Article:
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WRIGHT COAT OF ARMS, NAME ORIGIN, AND SOME HISTORICAL ASPECTS

 

IMPORTANT COMMENTARY CONCERNING THE "ASSUMED" OR, OTHERWISE, THE "TO-BE-ADOPTED" WRIGHT COAT OF ARMS

 

The Wright Coat of Arms or Herald pictured here has not been authenticated as rightfully being presented or belonging to either of the Wright sides of our family. Indeed, if the above Herald is authentic and was properly awarded and registered in Great Britain, it might turn out that it belongs to another Wright family line.

 

Yet, there is a high probability that the Herald might have been designed by a commercial enterprise whose objective was to cater to the desires of the many families in both England and America who hoped to "claim some nobility" or otherwise wished to obtain a family "emblem" by simply purchasing a rendition of a respective Shield or Herald. Indeed, as offered on the Internet today, one might find different designs of a Wright Coat of Arms. (See links referenced below.)

 

As background information on Heraldry, in the early history and development of the British Isles and later Great Britain and its Commonwealth Empire, the process of awarding, designing, and/or registering various Coat of Arms was strictly controlled by the reigning authorities. Even today, it is believed, that certain control of such matters is maintained by respective authorities or governmental agencies in England, Ireland, and Scotland.

 

Years ago while in London, some time was spent visiting the registry office for Heraldry. It was soon obvious that only with accurate and "in-depth" genealogical information at hand could one even begin to compare ones forefathers with those so registered or to whom Heraldry had been officially awarded. Thus, at that time, no specific Coat of Arms was located for either of our Wright family patriarchal lines.

 

Now, in the "meantime," with all that having been said, we might temporarily adopt the above Coat of Arms either until the Heraldry folks in Great Britain might inform us that we have no right to do so or until one of the family's many talented artists designs and presents another "unique" one for our consideration and possible acceptance.

 

And, agreed, on closer inspection, the above image needs a little cleaning and sharpening up here and there; but, nonetheless, its presence here still looks impressive and commands some "formal" attention!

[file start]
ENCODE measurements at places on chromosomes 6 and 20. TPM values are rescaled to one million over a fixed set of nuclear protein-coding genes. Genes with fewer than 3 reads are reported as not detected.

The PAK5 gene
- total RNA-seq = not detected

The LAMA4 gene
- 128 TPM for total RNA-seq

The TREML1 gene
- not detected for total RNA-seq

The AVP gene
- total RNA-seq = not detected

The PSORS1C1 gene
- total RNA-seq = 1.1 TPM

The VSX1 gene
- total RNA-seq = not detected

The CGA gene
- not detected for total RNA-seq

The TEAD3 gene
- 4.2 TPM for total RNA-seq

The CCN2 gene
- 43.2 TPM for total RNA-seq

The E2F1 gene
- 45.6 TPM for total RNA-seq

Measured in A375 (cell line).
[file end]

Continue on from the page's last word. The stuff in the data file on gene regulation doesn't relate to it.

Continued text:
(For sure, Heraldry issues notwithstanding, let's not get too serious here. As you all should know by now, the Wrights are known for their humorous approach to certain matters; and, definitely, "Coat-of-Arms" or other issues associated with this Website should not hinder that long-standing tradition.)

 

For your information and convenience concerning "Coats of Arms" topics, some "general" and "Wright-specific" background information might be viewed via these Internet links:

 

Link 1      Link 2      Link 3      Link 4      Link 5      Link 6      Link 7

 

Now, should the above rendition be or become our "adopted" Herald, it is described below along with a brief overview of the origin or background of the Wright name and some other interesting genealogical and historical aspects.

 

Motto

 

"Mens sibi conscia recti"

 

(Latin: "A mind conscious of right")

 

Arms

 

Sable, a Chevron engrailed Argent between three Fleurs-de-lis or,

On a Chief of the Last as many Spear Heads proper.

All within a Bordure wavy Ermine.

 

Crest

 

On a Mount vert and within an Annulet or,

A Dragon's Head couped at the Neck Argent,

Semee of Annulets Sable and murally gorged Gules.

 

Origin and History

 

Of Anglo-Saxon origin, many centuries ago, this name was derived from the Old English word "Wyrhta" which means "worker." The name was often associated with those who worked with wood - being termed as a woodworker, carpenter, or craftsman. On some medieval scrolls or parchments, the name often was "Latinized" to "Faber" having similar meaning. In time, a craftsman who worked in wood and with other materials in various industries might have been known, in their"Anglicanized" forms, as a "wheelwright, millwright, boatwright, shipwright, dockwright, bookwright, clockwright," etc - or just as a "wright." Obviously, through time, some of those "longer-version" surnames were simply shortened to Wright. Among perhaps more surnames, other "Anglicanized" versions of the Old-English "Wyrhta" are Write, Wrighte, and Right.

 

As it is so often difficult to trace some of the ancient families, in this instance, it appears that during early times various branches of the "Wright" family could be found in England, Ireland, and Scotland - and, indeed today, the world over. However, it also has been reported that the early Wrights came from Scotland. Here, in support of such, some of the earliest local records available today reflect that a "Wright" family was first reported to live in the Berwickshire County of Scotland. (On the previous map link, it is the area represented by the number "6" - the county in the lowest right area next to the English border and the German Sea.